The term ‘railroading’ refers to the layout of fabric on a piece of furniture, in relation to the way the pattern is arranged on the fabric.

It is important to pay attention to fabric direction with stripes and patterns, because this will have a direct impact on the end look of the furniture.  Especially patterns – some of them turned on their side make no sense!

Fabric is typically woven with the pattern running from selvedge to selvedge (seam to seam), repeated down the length of the roll.  Fabrics can be cut at any point, and the pattern matched up at the side and sewn to create wider panels of fabric.

This is great when you’re making curtains or cushions, or small chairs.  However, sofas are often long and wide, and seams in upholstery can be unsightly and create a weak point in the fabric, prone to damage.

Conventional fabric on a sofa

Image 1: Conventional fabric

Railroaded fabric is produced with the pattern running perpendicular to the bolt, essentially turned 90 degrees and running from one end of the roll to the other.  This means the fabric can be cut at whatever width as required, without the need for seams, giving a clean look.

Railroaded fabric on a sofa

Image 2: Railroaded fabric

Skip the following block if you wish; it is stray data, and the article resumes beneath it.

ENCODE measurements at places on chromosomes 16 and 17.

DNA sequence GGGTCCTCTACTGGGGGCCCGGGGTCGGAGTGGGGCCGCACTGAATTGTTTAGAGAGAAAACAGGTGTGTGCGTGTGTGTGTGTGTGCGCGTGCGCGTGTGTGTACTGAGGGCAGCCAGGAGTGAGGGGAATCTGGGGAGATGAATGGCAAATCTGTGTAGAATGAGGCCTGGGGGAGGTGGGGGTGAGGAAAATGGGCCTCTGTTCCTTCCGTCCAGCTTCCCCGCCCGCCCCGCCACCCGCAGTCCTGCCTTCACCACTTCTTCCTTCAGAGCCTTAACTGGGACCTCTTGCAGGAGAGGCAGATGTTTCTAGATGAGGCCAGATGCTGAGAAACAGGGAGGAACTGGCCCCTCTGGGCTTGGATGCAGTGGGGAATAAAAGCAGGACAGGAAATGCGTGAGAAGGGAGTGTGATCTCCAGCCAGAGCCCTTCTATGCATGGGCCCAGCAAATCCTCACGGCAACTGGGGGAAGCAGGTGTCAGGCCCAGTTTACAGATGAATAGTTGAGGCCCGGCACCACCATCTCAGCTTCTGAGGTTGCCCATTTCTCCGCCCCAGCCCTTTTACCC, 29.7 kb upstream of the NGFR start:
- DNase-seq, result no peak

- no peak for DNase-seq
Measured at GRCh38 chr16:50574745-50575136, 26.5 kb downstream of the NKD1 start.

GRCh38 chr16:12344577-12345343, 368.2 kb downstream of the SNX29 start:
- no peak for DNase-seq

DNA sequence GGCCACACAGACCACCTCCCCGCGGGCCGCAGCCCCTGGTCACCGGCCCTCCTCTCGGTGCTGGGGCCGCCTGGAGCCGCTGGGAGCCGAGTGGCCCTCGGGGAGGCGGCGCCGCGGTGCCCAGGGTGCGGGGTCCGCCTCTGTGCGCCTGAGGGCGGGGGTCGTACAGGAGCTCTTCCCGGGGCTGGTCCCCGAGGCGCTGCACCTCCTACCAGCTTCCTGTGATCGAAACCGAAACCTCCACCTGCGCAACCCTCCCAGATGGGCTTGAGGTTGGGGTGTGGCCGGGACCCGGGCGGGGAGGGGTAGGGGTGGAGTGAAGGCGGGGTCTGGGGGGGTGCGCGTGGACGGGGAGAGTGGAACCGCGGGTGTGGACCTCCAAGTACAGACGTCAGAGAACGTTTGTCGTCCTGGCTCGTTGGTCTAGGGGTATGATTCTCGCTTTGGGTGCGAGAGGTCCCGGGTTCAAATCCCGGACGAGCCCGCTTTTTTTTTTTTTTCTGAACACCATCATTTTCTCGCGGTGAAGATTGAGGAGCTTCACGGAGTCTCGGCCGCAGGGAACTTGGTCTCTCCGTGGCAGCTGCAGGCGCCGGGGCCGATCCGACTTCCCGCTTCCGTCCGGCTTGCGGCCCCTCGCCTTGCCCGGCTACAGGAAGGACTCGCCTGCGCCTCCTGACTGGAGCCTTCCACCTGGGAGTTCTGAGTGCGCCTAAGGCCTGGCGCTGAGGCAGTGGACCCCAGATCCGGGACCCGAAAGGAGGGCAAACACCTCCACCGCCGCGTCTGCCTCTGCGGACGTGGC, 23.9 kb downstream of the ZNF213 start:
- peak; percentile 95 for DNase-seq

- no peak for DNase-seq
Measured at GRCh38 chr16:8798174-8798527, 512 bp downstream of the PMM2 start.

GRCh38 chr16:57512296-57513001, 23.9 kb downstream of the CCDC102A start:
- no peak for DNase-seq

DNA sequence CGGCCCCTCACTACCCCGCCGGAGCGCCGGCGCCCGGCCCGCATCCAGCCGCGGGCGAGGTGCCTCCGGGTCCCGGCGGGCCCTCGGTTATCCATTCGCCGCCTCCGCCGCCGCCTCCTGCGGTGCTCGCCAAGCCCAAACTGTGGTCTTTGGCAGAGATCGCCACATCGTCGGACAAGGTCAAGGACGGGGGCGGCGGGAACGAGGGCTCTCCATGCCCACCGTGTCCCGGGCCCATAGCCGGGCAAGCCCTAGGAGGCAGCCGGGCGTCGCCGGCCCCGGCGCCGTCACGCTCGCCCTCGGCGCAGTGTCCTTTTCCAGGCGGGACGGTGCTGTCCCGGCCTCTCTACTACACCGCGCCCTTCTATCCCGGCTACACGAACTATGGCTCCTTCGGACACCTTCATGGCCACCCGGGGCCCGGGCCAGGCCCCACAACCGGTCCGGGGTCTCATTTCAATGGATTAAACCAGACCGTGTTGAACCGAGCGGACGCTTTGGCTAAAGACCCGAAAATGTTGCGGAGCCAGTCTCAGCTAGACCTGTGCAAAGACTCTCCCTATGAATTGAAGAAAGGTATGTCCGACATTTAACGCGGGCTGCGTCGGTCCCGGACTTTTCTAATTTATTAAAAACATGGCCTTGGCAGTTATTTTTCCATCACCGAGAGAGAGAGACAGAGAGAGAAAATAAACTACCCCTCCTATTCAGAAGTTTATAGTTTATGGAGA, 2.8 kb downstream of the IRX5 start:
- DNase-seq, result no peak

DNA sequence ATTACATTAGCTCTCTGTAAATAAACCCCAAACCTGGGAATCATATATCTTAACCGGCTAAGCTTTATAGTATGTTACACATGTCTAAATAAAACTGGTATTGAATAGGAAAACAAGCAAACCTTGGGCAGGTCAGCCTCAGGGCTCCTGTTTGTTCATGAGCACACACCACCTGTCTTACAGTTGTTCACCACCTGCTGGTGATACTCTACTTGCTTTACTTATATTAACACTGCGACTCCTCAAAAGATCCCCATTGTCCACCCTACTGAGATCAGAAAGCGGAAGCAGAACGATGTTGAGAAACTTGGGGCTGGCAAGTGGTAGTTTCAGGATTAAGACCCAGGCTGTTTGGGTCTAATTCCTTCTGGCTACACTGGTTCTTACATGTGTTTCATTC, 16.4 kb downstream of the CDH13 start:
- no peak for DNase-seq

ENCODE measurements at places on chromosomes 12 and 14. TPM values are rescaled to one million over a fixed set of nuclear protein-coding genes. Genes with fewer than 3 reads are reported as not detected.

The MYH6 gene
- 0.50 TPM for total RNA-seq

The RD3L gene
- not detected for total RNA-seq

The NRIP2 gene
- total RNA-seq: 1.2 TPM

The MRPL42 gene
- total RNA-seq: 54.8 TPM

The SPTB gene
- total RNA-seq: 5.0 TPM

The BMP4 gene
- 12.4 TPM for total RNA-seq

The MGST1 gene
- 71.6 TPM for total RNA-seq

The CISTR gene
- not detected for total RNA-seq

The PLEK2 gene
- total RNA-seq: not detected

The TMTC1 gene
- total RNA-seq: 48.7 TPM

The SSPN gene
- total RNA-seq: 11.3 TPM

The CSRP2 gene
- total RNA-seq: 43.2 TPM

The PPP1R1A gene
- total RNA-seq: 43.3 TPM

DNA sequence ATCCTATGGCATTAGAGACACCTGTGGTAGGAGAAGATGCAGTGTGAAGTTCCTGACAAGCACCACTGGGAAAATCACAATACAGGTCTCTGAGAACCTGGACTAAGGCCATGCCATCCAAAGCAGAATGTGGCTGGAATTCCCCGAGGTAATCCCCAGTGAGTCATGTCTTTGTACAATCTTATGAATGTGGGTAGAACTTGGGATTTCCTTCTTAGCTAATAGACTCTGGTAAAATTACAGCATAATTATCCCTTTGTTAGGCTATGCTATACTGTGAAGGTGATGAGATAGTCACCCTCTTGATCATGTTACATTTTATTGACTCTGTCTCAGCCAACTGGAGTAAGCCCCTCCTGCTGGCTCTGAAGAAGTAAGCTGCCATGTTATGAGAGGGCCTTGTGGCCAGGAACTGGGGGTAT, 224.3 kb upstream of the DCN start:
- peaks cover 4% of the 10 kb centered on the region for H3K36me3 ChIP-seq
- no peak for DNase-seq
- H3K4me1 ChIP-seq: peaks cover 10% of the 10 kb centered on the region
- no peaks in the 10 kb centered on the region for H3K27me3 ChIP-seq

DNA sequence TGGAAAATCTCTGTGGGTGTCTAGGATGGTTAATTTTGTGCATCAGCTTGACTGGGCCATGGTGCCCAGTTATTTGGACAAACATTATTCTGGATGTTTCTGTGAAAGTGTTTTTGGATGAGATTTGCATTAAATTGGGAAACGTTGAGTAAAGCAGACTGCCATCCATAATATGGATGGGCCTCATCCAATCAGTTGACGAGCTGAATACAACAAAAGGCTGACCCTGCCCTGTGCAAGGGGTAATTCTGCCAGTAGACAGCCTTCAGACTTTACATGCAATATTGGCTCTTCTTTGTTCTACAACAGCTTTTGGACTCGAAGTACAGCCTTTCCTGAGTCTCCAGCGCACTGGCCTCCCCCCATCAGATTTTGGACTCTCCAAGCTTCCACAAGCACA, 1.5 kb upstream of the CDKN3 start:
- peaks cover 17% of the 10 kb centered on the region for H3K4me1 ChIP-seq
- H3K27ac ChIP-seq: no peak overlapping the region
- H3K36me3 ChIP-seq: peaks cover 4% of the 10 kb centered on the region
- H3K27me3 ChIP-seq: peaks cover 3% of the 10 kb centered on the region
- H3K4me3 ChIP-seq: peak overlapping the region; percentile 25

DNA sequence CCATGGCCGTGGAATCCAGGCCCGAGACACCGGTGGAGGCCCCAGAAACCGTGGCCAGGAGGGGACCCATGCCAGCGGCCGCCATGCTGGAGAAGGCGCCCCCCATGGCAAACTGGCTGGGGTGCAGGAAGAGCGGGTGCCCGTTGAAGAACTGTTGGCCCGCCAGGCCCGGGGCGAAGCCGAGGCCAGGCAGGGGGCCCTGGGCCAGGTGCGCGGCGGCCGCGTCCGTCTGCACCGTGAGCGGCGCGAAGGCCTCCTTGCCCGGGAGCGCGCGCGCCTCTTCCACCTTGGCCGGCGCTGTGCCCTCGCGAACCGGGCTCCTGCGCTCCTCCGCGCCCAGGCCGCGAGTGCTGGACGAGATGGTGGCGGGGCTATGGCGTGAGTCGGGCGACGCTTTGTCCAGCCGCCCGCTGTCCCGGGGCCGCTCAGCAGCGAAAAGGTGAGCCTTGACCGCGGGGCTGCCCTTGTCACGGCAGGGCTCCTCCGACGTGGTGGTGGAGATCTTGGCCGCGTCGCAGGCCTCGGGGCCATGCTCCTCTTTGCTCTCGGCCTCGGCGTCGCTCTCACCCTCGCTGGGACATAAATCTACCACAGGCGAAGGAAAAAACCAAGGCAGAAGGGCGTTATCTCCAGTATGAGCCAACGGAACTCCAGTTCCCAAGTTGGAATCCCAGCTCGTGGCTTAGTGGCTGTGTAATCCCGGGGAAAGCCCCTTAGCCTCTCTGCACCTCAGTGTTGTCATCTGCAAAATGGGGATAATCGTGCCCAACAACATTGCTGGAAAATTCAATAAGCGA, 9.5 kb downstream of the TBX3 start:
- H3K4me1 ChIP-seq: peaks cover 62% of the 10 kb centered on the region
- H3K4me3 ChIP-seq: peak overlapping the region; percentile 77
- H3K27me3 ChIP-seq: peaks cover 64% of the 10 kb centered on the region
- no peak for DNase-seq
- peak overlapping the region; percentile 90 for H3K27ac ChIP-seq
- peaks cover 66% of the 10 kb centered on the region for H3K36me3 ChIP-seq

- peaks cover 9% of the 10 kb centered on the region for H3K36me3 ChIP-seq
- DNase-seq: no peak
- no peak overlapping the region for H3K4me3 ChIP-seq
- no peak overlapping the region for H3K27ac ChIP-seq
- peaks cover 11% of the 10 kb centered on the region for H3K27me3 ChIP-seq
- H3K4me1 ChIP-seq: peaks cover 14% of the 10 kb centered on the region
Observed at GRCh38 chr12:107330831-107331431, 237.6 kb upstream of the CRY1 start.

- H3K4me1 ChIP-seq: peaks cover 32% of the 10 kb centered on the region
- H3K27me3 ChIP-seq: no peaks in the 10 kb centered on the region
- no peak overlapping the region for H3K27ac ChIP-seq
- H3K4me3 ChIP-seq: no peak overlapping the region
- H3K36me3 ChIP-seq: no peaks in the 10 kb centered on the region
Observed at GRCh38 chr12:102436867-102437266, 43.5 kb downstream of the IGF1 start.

Therefore, “Is this fabric railroaded?” means, “Can this fabric be run along the length of the sofa, with the pattern still running in the right direction?”

Plain fabrics and those with symmetrical patterns (such as dots or squares) can be applied both conventionally or railroaded, because it doesn’t matter which way the pattern runs – although if you’re using velvet, it’s important to find out if it’s railroaded because the pile can look odd brushing sideways.

Plain fabric on a sofa - conventional and railroaded

Image 3: Plain fabric, applied conventionally or railroaded

If you are having furniture upholstered, your upholsterer will understand the direction the fabric needs to go in.  But knowing the meaning of the term can arm you with the knowledge you need to ask the right questions.